Published: June 2011
Publisher: Egmont USA
Copy: From Library
For seventeen-year-old Emerson Cole, life is about seeing what isn’t there: swooning Southern Belles; soldiers long forgotten; a haunting jazz trio that vanishes in an instant. Plagued by phantoms since her parents’ death, she just wants the apparitions to stop so she can be normal. She’s tried everything, but the visions keep coming back.
So when her well-meaning brother brings in a consultant from a secretive organization called the Hourglass, Emerson’s willing to try one last cure. But meeting Michael Weaver may not only change her future, it may change her past.
Who is this dark, mysterious, sympathetic guy, barely older than Emerson herself, who seems to believe every crazy word she says? Why does an electric charge seem to run through the room whenever he’s around? And why is he so insistent that he needs her help to prevent a death that never should have happened?
Full of atmosphere, mystery, and romance, Hourglass merges the very best of the paranormal and science-fiction genres in a seductive, remarkable young adult debut.
Hourglass was a lovely romantic take on time-travel, with a bit of an X-men 2K11 vibe. Yes I know that sounds a little weird, but it works - it works really well. It was a great suspenseful read with super characters and slippery villains. Emerson and Michael have an instant, sparks-flying attraction to each other that made me want to sigh - it's the kind of attraction we all secretly wish we could find, but love to hate.
Emerson has not had an easy life and when she meets Michael and hears about Hourglass, it sounds as if finally she may get the help she needs. I rather liked Michael, other than the fact that he kept 'not' telling her things for her own good. I know, it's a guy thing! He is of course, gorgeous, and not-quite perfect, with a bit of a hero complex - just exactly what we love in our leading men. Thomas and Dru were wonderful surrogate parents for Em, with Dru stepping nicely into the 'big sister' role, without overdoing it. When Em meets Kaleb and Nate, nicely rounded minor characters, there was a rightness to the group, and this is where the X-men factor comes in.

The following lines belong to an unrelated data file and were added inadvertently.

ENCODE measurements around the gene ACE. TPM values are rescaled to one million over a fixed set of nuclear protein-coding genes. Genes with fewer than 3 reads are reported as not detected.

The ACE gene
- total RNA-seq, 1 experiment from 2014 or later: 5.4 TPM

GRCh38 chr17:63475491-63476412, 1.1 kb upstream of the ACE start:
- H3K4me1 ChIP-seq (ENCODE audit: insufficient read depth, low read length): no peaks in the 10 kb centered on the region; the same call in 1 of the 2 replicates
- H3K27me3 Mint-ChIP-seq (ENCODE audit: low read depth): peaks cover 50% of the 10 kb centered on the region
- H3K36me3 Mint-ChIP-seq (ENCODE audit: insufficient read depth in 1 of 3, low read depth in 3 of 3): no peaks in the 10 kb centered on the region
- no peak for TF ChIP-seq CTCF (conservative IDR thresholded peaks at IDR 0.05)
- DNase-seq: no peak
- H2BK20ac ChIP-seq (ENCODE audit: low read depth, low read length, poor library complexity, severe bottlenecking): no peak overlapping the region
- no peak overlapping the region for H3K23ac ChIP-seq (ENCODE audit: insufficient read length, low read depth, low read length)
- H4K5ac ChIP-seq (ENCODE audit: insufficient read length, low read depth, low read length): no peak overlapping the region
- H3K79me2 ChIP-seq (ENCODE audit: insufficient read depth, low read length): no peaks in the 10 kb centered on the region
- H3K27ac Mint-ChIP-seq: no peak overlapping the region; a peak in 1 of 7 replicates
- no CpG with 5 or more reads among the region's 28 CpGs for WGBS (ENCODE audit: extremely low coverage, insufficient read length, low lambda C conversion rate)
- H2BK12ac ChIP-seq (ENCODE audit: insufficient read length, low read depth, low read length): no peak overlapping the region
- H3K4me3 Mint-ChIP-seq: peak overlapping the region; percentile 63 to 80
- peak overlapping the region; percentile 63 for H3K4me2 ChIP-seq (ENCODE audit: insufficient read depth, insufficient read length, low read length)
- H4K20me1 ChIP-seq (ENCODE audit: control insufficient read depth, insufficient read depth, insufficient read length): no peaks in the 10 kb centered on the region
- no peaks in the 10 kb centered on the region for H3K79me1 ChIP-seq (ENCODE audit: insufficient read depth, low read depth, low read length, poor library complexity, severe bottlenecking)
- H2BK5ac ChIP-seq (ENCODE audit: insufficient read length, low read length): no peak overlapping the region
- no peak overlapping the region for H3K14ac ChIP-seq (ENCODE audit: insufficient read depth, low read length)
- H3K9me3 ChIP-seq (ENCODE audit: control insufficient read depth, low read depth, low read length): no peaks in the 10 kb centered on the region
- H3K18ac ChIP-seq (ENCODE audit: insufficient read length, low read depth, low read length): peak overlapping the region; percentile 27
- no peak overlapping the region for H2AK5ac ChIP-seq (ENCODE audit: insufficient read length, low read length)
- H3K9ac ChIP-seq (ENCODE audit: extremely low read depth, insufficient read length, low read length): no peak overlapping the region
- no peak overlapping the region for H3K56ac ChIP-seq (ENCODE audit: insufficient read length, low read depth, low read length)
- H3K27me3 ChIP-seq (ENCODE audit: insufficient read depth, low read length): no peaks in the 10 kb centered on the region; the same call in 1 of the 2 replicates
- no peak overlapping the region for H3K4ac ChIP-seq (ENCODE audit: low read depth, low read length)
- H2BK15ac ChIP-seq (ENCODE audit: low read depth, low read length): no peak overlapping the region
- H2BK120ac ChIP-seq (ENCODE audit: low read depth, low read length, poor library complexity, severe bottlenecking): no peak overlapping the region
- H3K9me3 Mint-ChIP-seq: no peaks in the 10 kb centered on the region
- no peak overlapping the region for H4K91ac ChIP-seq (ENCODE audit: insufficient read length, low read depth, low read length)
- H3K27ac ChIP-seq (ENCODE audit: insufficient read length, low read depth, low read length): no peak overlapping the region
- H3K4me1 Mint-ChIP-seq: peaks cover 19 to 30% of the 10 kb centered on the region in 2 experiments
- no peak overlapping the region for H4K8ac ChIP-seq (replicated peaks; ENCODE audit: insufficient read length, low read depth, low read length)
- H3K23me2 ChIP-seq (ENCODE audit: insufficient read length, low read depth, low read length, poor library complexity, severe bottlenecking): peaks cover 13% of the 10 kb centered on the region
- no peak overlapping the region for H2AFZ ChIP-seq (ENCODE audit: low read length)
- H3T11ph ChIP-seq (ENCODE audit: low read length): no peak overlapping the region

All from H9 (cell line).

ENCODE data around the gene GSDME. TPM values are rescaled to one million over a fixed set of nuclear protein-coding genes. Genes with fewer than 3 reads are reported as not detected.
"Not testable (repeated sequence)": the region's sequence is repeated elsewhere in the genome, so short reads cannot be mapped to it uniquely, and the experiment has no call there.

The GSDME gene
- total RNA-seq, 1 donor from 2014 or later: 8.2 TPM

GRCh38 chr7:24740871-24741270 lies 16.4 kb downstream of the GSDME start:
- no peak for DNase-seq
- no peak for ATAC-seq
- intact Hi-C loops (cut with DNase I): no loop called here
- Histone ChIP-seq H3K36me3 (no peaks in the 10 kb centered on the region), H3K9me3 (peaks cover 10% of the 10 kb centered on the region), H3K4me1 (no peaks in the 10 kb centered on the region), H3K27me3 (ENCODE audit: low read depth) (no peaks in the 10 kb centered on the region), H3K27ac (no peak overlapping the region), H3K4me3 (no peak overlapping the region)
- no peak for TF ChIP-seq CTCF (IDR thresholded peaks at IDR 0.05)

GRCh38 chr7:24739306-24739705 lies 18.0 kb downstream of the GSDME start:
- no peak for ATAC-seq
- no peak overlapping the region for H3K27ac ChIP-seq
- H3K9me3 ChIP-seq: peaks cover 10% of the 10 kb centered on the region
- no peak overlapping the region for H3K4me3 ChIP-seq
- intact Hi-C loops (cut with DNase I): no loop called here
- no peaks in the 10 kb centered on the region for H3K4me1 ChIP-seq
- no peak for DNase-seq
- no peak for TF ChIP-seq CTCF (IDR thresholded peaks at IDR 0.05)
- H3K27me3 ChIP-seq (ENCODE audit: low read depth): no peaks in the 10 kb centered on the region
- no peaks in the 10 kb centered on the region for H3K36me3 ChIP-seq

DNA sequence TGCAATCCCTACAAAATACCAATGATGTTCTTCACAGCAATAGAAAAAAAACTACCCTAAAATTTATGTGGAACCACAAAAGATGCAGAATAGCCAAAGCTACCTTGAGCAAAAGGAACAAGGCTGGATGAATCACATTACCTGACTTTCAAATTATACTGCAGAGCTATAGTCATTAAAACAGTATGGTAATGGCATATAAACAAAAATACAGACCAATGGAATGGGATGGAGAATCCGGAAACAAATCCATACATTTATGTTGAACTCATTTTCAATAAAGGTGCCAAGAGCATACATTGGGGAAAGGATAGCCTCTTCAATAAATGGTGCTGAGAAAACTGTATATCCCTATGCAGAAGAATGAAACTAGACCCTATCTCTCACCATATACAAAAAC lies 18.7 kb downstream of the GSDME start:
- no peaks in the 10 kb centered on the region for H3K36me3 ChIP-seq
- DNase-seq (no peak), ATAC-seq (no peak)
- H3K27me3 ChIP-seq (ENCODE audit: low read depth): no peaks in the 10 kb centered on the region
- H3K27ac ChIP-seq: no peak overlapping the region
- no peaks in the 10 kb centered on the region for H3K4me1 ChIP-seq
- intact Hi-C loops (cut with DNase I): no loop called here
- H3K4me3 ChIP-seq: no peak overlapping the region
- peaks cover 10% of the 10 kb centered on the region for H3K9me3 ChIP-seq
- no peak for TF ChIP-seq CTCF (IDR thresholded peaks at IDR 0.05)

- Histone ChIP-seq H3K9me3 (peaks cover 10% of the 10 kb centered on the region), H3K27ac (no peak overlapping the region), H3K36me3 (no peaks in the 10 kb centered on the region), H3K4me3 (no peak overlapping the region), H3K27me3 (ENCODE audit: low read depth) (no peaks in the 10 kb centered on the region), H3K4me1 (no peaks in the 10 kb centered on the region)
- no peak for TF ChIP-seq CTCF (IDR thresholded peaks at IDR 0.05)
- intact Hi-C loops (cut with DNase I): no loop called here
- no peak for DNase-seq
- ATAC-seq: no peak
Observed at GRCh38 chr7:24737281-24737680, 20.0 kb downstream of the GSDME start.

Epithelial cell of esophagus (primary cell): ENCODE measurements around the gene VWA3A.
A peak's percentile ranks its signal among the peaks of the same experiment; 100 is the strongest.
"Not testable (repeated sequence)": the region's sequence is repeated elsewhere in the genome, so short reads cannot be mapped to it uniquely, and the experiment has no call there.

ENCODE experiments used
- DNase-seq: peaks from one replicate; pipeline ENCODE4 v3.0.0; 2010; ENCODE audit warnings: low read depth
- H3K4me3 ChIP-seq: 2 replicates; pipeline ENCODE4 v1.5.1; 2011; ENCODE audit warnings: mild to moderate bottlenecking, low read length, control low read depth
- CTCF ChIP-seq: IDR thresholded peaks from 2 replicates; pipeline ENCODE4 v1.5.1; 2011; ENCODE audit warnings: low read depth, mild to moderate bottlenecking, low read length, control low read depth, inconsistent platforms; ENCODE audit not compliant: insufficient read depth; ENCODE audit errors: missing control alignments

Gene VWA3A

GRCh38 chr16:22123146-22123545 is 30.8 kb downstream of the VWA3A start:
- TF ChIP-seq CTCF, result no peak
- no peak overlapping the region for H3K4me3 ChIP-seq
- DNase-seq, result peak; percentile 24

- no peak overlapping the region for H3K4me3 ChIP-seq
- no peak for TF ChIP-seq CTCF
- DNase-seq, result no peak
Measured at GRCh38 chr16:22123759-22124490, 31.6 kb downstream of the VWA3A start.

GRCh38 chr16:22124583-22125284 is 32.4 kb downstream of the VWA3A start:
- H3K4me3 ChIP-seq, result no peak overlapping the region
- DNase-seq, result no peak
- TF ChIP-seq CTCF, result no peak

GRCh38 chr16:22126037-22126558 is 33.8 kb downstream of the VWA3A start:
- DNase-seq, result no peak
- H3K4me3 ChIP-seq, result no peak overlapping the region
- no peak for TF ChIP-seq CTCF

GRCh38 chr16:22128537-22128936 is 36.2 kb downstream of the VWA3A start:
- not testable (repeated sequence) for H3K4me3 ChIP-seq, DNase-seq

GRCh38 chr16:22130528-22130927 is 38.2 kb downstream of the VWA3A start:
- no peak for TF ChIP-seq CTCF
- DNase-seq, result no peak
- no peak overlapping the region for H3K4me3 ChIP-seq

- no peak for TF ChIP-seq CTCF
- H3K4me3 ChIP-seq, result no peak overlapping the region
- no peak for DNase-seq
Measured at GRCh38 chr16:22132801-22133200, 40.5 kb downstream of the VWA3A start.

'I realized that I was comfortable here, too. I looked at Michael, still digging around in the fridge, and at Kaleb beside me. It felt right. They felt right. I hadn't come here expecting to find a place to belong.
Team Freak. Wonder if we could get jerseys.'
The similarity to X-men is really only in the inclusion of different and complimentary 'powers' that contribute to a sense of team spirit. Lots of fun and with lots of opportunity for future stories. Time travel is always an iffy subject to get right, what with paradoxes and etc., but Ms McEntire did a good job in making it completely plausible, so it made sense. I didn't feel I had to suspend disbelief too much and it was easy to follow along with the concept. All in all, I enjoyed Hourglass much more than I had anticipated, and I am now looking forward to a follow-up volume, although I couldn't find any indication of when that would be. Nice debut Ms McEntire.